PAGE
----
“Didn’t you hear me? A bride, Cinder. As in, a princess.”

“As in, not going to happen. He’s only, what? Nineteen?”


I looked it up, and it seems to mean "for example" or "such as"; but here, I believe it could mean "maybe" or "possible".


"As in" is a slang-y equivalent to "in other words" or "to say it a different way".

She's ridiculously smart, as in, a complete genius.

It's a totally new technology, as in, "you shouldn't buy it at any price". Wait at least until they've patched all the bugs.

In your example Cinder repeats "as in" to sarcastically refute Peony, by restating what she said as a contrary opinion.

  • How slang-y is it? I think the spelling usage "d as in delta" is standard, isn't it? – Miguel May 8 '18 at 8:03
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    @Miguel It's hard to say. Your example is certainly standard English, but the use of the same phrase in the quoted text is somewhat more colloquial. Still, it wouldn't be out of place in certain kinds of government communication, academic papers, or presidential speeches, so how slang-y does that make it? To put it a different way: it's fine to use as there's no special nuance to it. – Andrew May 8 '18 at 8:46
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    The example of "d as in delta" might be considered a slightly different use of "as in" since the letter "d" is literally "in" the word "delta" as it is spelled out in English. The "slanginess" of the earlier examples comes from, IMHO, their figurative sense. – Darren Ringer May 8 '18 at 15:46

Here the phrase simply means to be more precise, or in the sense of.

Didn’t you hear me? A bride, Cinder. More precisely, a princess.

I think you meant it in the sense of, not going to happen. He’s only, what? Nineteen?

The second person apparently speaks with a sarcastic tone.


Originally, "as in" was used to resolve an ambiguity by citing a phrase in which the word appears: "He was vulgar, as in 'a vulgar joke'": that is to say "I am using the adjective 'vulgar' in the way that it is used in the phrase 'a vulgar joke', and not as it is used in the phrase 'the vulgar name of a plant'".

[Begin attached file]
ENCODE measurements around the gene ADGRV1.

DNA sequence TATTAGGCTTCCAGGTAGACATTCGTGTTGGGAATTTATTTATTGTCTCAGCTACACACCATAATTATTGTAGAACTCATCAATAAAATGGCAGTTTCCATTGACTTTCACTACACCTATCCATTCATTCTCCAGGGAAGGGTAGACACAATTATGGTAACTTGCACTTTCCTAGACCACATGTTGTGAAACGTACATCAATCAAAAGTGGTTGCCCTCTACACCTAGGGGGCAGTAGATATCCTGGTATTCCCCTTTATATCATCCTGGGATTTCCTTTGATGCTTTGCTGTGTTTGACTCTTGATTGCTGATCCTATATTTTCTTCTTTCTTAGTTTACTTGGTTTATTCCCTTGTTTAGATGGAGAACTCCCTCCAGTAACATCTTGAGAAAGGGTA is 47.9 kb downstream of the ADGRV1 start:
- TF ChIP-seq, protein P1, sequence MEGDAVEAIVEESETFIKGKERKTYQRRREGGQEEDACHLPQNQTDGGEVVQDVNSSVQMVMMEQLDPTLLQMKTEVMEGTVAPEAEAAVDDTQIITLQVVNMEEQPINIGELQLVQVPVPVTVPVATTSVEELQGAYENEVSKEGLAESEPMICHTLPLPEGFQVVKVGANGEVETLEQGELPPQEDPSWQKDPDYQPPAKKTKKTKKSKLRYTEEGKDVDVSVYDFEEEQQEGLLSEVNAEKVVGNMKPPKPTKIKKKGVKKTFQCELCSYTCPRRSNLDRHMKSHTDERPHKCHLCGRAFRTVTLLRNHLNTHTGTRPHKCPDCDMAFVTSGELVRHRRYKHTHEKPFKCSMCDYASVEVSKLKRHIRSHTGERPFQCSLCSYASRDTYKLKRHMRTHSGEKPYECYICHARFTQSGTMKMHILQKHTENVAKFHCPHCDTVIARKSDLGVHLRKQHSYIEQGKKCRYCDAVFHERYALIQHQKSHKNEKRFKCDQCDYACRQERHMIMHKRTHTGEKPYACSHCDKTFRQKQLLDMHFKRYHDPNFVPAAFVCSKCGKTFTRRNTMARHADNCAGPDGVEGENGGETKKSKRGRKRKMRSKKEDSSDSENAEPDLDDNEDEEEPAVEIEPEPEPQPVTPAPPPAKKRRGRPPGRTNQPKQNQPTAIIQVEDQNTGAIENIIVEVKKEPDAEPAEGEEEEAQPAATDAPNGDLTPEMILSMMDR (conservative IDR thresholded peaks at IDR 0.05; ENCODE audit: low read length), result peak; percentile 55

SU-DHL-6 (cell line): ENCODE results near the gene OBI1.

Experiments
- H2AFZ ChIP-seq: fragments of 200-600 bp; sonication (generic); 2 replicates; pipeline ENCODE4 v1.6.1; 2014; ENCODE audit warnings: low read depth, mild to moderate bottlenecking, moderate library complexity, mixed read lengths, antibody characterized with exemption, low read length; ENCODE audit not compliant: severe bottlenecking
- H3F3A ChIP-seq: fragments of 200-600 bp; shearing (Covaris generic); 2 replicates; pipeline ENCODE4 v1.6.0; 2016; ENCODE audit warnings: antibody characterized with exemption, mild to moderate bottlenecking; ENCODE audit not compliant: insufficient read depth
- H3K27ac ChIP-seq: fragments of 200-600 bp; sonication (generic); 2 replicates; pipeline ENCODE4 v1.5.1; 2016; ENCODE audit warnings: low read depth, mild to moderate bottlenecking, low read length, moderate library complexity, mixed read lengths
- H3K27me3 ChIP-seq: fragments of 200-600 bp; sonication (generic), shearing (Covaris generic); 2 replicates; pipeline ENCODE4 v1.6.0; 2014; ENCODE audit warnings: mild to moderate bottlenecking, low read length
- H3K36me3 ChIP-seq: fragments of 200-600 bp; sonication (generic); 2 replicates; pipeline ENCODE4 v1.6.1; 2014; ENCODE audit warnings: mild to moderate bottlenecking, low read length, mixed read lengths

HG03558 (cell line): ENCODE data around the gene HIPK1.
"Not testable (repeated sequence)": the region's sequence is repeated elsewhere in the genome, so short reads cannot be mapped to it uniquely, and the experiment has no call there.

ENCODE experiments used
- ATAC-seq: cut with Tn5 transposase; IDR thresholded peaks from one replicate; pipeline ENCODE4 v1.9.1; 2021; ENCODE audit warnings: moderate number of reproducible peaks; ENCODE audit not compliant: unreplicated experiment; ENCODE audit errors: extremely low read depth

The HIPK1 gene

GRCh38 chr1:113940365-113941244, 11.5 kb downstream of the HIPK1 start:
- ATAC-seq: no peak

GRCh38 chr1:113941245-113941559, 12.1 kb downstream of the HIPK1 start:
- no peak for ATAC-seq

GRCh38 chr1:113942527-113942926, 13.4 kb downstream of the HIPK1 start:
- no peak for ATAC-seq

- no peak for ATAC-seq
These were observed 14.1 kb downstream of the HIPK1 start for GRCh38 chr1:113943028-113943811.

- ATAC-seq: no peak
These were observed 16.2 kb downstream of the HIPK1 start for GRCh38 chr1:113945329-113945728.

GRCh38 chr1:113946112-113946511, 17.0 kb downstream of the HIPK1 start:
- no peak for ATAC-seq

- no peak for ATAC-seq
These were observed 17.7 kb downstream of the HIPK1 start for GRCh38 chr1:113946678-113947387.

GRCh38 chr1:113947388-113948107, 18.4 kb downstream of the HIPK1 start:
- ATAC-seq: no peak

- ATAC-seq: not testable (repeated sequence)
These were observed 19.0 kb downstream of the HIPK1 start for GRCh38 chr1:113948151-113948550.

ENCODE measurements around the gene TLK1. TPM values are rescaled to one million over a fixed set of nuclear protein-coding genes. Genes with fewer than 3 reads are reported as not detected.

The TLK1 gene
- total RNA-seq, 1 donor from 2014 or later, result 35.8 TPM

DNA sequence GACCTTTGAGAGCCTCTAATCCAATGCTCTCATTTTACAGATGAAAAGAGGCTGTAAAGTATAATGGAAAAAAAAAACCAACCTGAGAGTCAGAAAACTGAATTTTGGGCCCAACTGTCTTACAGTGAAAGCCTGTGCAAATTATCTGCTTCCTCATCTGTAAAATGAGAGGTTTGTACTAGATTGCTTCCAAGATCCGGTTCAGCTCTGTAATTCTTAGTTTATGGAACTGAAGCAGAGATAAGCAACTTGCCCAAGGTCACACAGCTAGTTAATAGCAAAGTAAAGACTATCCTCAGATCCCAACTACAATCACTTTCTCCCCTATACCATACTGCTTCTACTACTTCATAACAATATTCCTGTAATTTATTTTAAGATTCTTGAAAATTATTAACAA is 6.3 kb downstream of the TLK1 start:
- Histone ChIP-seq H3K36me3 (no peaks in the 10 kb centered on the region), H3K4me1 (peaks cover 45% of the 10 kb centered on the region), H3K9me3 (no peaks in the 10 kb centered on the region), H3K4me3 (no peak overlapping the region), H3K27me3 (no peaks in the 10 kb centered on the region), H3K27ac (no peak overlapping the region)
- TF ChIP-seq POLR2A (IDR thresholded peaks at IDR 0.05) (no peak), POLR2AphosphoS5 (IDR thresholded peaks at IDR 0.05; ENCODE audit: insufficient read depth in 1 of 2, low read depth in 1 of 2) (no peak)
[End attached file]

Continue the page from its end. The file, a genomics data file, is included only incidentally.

By extension, the meaning of the word could be explained by reference to a phrase in which it does not actually appear: "She was big, as in 'obese'".

Your example, "A bride, as in 'a princess'" suggests to me "By that I don't just mean she's getting married. I mean she's living a Disney fairy tale". But I might be wrong: context is everything!

For the second example "As in, not going to happen", I think I would need to see the preceding sentence to understand exactly what it means. Perhaps: "An asteroid strike is unlikely. As in, not going to happen". Meaning "it's highly improbable, sufficiently improbable that you can work on the assumption that it's not going to happen."

  • I think the first sentence does appear directly before the second sentence in the original text. – user3067860 May 8 '18 at 14:05
  • You might be right. I was assuming they were two separate examples. If it's a single example, then the second "as in" is just a meaningless echo of the first, designed to bind the two sentences together, and indicating "no, she's not going to be a princess. This marriage isn't going to happen". Very conversational and ungrammatical, but nicely representative of how people actually talk. – Michael Kay May 8 '18 at 14:42

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